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April 24, 2006

Metals hit new highs before declining

Permalink: Metals hit new highs before declining
by Elaine Frei

Prices for precious and base metals dropped on Monday, although they are still up substantially since the beginning of the year.

Silver his a high during the day of $13.19 per troy ounce during the day but by early in the day in New York it had dropped to $12.22 per troy ounce, a drop of seven percent from the day’s high and five percent off Friday’s close. The price of silver, however, is still up 38 percent since the first of the year. Analysts are attributing the gains silver has been seeing to the upcoming introduction of a silver-backed exchange traded fund, but it is not known when that will be launched.

Gold was down to $627.20/$628.10 per troy ounce, a drop of about $5 from its close on Friday and nearly $20 below the 25-year high price it hit last week.

Base metals hit new highs during the day before dropping back, as well. Copper hit a record $6,925 per tonne, or over $3 per pound, on the London Metal Exchange before settling to $6,765 late in the day, down $15 from Friday’s close. Meanwhile, the Chilean Copper commission set its average price forecast for 2006 at $2.60 to $2.64 per pound, up from its previous estimate of $1.72 to $1.76 per pound. It predicted that the average price for a pound of copper in 2007 would be between $2.40 and $2.44.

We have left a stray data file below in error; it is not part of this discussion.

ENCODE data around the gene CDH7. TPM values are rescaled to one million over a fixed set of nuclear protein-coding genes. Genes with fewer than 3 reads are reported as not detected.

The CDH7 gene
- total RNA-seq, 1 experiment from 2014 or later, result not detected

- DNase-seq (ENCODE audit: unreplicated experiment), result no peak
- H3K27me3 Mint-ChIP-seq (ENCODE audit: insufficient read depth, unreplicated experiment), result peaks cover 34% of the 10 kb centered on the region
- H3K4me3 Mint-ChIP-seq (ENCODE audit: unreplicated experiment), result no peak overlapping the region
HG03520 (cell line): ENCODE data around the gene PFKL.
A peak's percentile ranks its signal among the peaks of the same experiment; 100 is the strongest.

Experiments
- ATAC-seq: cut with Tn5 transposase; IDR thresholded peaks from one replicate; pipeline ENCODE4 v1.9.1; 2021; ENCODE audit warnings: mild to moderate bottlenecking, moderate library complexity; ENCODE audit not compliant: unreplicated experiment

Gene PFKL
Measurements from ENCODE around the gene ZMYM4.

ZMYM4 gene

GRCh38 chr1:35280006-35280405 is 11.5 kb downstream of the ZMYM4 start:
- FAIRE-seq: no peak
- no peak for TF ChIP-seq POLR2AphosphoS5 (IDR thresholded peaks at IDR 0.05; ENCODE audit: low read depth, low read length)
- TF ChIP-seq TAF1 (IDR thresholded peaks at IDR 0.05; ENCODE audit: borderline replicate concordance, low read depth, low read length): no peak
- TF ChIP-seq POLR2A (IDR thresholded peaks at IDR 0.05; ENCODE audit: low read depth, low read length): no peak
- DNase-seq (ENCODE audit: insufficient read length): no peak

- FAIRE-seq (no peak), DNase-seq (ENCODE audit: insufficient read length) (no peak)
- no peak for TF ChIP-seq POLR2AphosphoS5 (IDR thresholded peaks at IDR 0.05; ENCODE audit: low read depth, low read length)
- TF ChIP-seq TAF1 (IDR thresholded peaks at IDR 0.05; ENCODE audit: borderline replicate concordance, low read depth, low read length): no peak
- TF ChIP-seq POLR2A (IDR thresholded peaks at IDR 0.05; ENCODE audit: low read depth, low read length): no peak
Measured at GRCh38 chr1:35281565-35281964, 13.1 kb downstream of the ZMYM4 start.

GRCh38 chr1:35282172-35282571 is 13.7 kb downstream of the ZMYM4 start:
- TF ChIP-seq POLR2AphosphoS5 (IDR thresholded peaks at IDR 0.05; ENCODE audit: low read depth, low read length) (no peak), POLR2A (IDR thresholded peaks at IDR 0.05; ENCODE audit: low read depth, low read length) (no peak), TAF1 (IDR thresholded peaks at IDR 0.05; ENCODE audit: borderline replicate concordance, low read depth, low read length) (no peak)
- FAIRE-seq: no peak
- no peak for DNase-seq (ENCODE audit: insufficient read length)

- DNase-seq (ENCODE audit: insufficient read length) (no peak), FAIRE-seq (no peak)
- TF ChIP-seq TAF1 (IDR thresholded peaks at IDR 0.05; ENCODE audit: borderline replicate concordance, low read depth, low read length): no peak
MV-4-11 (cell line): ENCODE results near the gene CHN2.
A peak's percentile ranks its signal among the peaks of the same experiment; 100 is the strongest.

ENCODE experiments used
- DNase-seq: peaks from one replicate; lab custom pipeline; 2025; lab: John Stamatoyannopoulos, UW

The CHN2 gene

In other base metals, aluminium saw a high price of $2,789 per tonne before it dropped back to $2.729 late in the day, a loss of $49 from Friday’s closing price. Zinc also set a new record price at $3,360 per tonne before falling $45 from Friday’s close to $3,265 per tonne. Nickel was down $25 on the day to $19,375 per tonne after hitting a new record of $19.600 per tonne earlier. Despite the drop, nickel is still 27 percent higher than it was at the beginning of the month.



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